L O G B O O K - by John Philp



MADAGASCAR - THE LAND THAT TIME FORGOT...


TUE 9 NOV - We spent a rolling, uncomfortable night anchored off Lavanona, southern Madagascar. The morning dawned bright and clear with a light breeze from the south west. Six primitive local canoes paddled out to us. The natives were eyeballing the yacht and we were eyeballing their amazing ancient canoes! Neither could speak the others language so we just waved and stared. Eventually they hoisted sails and went out to sea for a days fishing. We did the same and headed west to Nosy Manitsa Island twelve miles away.

We reached the tiny sand island of Nosy Manitsa just before lunch. On it was a little village - deserted. We discovered marks where a couple of canoes had been dragged into the water. We figured that it was a fishing village and the inhabitants were out on the water but no one came back in the afternoon, nor the next morning. The huts were very primitive, the only western implements were the fishing nets. A herd of goats and some chickens roamed the dry scrub.

WED 10 NOV - The next morning was beautiful and sunny again. Tony and I surfed a steep little reef wave on the island. There was not a soul in sight.

When we returned to the boat Michelle had baked blueberry muffins! Sitting in the sun with coffee and fresh muffins, aahh... the world was looking a beautiful place this morning! We weighed anchor, set the genoa and sailed west again. This time for Androka Bay, our last stop in Madagascar before heading across the Mozambique Channel to South Africa.

As we sailed close to the beach some natives spotted us and paddled out through the surf in an ancient canoe. As they neared we shouted out just for the fun of it, “Langouste!” (lobster). They reached down and pulled out a large lobster and waved it at us, “Langouste!” They wanted to trade! We were sailing at five knots but they pulled hard and caught up to us. “Langouste!”. Tony threw them a line off the stern and the negotiating began - ‘horse trading’ off the back of a moving yacht! “Combien?”. “Vingt cinq mille” (Twenty five thousand FMg per kilo). After that they spoke in Malagash and we replied in Fijian. “Tolu!” we yelled out. They pulled out three lobster and replied. “Tolu!”. Perhaps that also meant ‘three’ in Malagash. We threw our bucket over the stern to them attached to a line and they put the lobster in but not before indicating that we put in some of the money first - these guys weren’t stupid. Then they indicated the rope by which they were tied to us. Tony pointed at a beautiful shell in the bottom of the canoe. They handed that up to us in the bucket and we caste off the rope at our end leaving it for them. “Moce!” “Vinaka!”.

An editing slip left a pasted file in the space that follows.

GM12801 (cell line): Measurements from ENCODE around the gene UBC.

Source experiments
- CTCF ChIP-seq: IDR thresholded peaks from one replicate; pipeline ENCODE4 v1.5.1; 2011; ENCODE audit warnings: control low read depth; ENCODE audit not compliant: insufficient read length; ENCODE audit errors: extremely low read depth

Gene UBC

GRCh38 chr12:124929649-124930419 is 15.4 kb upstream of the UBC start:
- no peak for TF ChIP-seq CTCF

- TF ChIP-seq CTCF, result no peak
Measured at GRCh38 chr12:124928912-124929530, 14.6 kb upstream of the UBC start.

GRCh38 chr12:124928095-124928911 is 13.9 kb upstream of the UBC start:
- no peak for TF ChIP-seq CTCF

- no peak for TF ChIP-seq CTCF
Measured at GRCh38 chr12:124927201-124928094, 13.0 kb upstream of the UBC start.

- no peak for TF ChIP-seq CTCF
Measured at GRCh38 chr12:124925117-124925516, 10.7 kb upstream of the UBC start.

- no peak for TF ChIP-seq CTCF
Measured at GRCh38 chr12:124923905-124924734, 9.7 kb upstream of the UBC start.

As we sailed on and left them there bobbing in the swell we remarked what a wonderful countenance the Malagash had and how friendly and helpful and honorable in business they were. We felt very fortunate to have sailed around the southern cape and met these beautiful people.